Spring 2007 Volume One Issue Two

The Cat Lady - Jeremy Schneider

Mrs. Dempsey saw the cat lying dead on the side of the road.

"Oh, poor thing," she said.

It was a Calico cat. It couldn't have been more than 2 years old.

"Such a waste," she said sadly and shook her head.

Mrs. Dempsey was walking on Route 219 on her way to the Post Office. It was early afternoon, and not many cars were on the road. Mrs. Dempsey did not own a car. If she needed to go somewhere, she walked.

Mrs. Dempsey reached the spot where the body of the dead cat had come to rest. The cat's orange and black forepaws were resting on the white line while its back legs were pointing to the sky at a right angle. "You poor kitty; you poor, poor, kitty," Mrs. Dempsey said. Mrs. Dempsey loved animals of all kinds, but she had a special affinity for cats and it broke her heart to see them like this.

She looked to her right across 219 to the development of pre-fab houses that dotted the once lush farm land, and then left to the dense woods that lined this side of the road. The autumn color was high in the trees and some of the red, orange, and yellow leaves had blown onto the side of the road. Some of the leaves were stuck to the poor kitty's fur. "No. This won't do. This won't do at all," Mrs. Dempsey said.

Joints straining, old bones creaking, Mrs. Dempsey knelt beside the dead cat. Using her cane as leverage so she wouldn't tip over, she brushed the fallen leaves from the cat's lifeless body. She found the fur and the body beneath warm to the touch.

That meant there was still time.

Each second counted if what she planned to do was to be successful. She needed both hands free for the work ahead; she placed the cane on the ground by her feet and spread her hands out, palms down. Starting at the head and ending at the tip of the tail Mrs. Dempsey moved her hands over the cat's body about two inches from the fur. Back and forth, back and forth, Mrs. Dempsey petted the air above the cat. She closed her eyes and the cat's final moments were presented to her in a kaleidoscope of colors, sounds and scents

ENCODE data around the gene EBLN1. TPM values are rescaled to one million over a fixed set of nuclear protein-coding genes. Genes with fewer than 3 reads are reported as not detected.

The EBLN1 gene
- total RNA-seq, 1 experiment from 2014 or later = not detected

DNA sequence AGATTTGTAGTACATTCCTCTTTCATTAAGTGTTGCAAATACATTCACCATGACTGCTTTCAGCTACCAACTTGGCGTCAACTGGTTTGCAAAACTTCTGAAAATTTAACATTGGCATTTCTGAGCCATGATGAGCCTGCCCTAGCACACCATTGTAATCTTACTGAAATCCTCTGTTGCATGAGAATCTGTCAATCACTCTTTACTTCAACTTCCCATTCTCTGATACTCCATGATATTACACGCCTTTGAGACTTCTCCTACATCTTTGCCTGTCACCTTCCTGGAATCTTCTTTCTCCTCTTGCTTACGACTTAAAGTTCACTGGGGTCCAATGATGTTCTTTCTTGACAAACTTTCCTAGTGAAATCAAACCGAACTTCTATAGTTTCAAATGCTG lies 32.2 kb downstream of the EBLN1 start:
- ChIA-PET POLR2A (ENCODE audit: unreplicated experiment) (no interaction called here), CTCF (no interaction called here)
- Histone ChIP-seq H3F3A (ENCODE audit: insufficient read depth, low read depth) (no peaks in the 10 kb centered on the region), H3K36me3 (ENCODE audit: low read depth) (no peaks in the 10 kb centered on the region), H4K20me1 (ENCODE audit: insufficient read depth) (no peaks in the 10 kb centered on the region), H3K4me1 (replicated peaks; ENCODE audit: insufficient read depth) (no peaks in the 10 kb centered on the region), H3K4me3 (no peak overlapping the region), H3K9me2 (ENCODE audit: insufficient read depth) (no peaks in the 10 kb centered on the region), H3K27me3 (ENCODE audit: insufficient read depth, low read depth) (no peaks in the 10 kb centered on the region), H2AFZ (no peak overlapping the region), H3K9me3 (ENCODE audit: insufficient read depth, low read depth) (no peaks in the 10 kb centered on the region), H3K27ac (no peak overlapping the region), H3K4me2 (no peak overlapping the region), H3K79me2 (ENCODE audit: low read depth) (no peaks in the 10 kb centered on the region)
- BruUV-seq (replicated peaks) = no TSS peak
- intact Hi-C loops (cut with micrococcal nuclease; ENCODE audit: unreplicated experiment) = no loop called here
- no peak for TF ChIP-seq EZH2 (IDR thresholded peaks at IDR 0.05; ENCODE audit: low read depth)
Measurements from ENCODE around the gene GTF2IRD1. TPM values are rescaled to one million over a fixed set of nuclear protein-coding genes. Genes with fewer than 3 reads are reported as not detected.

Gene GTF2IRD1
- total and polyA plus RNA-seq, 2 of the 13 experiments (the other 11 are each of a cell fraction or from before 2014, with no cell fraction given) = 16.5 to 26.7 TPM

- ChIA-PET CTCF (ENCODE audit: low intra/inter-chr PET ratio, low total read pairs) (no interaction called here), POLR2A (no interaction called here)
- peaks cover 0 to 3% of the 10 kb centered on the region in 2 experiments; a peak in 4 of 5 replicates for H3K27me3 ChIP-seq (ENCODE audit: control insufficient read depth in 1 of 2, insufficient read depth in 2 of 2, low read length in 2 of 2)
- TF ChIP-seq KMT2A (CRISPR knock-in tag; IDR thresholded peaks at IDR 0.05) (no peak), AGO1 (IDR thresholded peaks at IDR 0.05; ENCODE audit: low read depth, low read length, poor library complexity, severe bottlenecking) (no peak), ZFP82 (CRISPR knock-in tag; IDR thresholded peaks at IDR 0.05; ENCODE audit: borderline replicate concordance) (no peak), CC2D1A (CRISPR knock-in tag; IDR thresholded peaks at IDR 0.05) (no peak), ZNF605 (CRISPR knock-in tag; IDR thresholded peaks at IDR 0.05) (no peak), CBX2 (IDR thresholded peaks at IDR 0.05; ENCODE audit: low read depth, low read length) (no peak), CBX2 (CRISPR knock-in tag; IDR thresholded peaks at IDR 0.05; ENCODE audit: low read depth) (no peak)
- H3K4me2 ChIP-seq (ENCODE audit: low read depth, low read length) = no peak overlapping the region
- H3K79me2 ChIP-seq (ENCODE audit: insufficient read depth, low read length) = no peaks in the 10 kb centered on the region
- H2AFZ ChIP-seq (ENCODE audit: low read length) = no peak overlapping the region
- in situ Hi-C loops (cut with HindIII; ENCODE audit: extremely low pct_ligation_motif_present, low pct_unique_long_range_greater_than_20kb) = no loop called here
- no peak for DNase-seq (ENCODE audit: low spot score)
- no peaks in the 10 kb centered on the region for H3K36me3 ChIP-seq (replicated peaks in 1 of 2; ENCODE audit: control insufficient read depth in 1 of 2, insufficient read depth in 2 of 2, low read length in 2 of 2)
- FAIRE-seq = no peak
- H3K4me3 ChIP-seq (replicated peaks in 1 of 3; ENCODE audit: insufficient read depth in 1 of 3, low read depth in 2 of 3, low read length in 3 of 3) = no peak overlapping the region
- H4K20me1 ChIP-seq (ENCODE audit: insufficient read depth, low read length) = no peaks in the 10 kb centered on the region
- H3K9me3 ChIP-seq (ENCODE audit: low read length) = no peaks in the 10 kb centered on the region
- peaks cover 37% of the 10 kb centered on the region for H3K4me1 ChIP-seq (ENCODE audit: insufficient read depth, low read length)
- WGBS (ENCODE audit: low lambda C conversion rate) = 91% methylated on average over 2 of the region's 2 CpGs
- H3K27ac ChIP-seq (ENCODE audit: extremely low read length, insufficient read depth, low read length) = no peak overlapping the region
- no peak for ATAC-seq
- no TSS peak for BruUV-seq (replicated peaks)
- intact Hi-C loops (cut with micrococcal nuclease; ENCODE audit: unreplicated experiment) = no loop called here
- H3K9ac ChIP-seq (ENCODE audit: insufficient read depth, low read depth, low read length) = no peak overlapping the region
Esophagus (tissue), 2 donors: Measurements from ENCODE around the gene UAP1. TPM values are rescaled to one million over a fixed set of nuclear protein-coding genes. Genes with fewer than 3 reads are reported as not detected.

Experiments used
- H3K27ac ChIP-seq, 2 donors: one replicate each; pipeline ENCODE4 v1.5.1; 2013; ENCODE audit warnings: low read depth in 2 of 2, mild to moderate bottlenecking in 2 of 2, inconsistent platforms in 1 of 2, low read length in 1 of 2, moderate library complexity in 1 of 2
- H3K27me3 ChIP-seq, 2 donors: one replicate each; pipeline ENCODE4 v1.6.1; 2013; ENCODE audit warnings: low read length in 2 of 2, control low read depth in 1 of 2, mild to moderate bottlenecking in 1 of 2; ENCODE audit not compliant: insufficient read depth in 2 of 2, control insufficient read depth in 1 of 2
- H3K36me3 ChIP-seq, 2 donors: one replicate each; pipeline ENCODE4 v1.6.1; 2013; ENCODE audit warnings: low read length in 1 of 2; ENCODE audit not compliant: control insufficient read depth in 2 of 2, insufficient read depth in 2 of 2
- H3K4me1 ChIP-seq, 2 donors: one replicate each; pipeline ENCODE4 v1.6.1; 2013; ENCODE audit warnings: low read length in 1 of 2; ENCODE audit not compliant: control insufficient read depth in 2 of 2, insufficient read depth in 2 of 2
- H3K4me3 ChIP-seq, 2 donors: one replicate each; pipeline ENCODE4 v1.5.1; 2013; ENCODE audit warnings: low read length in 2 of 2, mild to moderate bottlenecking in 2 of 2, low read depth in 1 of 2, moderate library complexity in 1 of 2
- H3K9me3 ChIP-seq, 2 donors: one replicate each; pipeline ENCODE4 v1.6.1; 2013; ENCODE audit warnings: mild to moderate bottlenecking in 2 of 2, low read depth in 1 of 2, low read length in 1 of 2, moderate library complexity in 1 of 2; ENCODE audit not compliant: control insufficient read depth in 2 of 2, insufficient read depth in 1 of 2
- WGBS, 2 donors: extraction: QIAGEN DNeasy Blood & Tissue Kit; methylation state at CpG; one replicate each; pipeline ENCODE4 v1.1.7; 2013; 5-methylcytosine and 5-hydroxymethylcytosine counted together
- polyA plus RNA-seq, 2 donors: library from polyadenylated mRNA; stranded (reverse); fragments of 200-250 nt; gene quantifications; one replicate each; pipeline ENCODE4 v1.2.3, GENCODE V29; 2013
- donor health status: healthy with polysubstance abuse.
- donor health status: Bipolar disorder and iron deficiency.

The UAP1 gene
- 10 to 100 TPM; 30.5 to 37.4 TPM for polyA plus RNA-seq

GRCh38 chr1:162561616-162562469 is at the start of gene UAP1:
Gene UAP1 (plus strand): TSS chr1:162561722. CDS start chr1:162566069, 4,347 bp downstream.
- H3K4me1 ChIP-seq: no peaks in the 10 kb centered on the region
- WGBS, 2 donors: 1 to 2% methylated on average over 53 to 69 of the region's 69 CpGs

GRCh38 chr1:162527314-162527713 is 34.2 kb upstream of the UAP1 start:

The cat sits in the shade of an azalea bush gazing into the deep woods on the opposite side of 219. Cars rush past in her field of vision but she pays little attention to them, the hunt is on and her prey is in those trees. Suddenly the cat's ears prick as she hears the clawing of a small animal descending a tree not three feet from her current position.

She looks to her right; the clawing and the accompanying twittering belongs to a squirrel. It has no idea she is hiding beneath this bush because it drops to the ground and passes directly in front of her Its bushy tail twitches as it makes its way hither and thither on the lawn, picking up nuts as it goes. She waits for the appropriate time. Her claws are extended. Her muscles are tensed in anticipation of the kill. The time is right.

She leaps.

But the squirrel must have heard the rustle of the bushes when she pounced because it sprints across the lawn and she has no choice but to give chase. The squirrel darts off the grass and onto the blacktop. She follows heedless of the danger, more concerned with the thrill of the kill. The squirrel suddenly stops half way across the road and changes direction, coming back toward her. This sudden course correction confuses the cat until she hears the blaring of a car horn . . .

Mrs. Dempsey opened her eyes and blinked away the image of a hunter green Jeep Cherokee barreling down on her. She took a deep breath and exhaled slowly. She knew it wasn't very nice of the cat to want to kill that cute little squirrel, but she also knew that the actions of cats are sometimes as inscrutable as the actions of men and besides the cat didn't know any better. It didn't deserve to die.

Mrs. Dempsey saw an opening in the sequence of events that might alter the outcome for the poor cat. "Yes. That'll do nicely," Mrs. Dempsey said. She closed her eyes again and rhythmically moved her hands -- front to back, front to back -- over the cat's body.

The cat waits patiently under the azalea bush. The squirrel unknowingly gathers its nuts on the lawn. The time is right to attack. The cat is about to leap, but movement from the corner of her eye distracts her. The squirrel is spooked by the sudden movement and darts across the lawn and up the tree from which it came. An old woman appears out of nowhere. The woman hobbles over to the cat. Startled, the cat backs further into the azalea.

"You leave that squirrel alone, you naughty kitty, and stay off the road."

The woman vanishes.

Even the cat knows that was pretty weird.

A semi roared past Mrs. Dempsey, rocking her in place. She picked her cane up and stood with considerable effort. She looked across the road and saw the house with the azalea bush. She pointed at the bush with her cane, "You mind me now."

Mrs. Dempsey walked on to the Post Office.

The cat watched her go.

- END -

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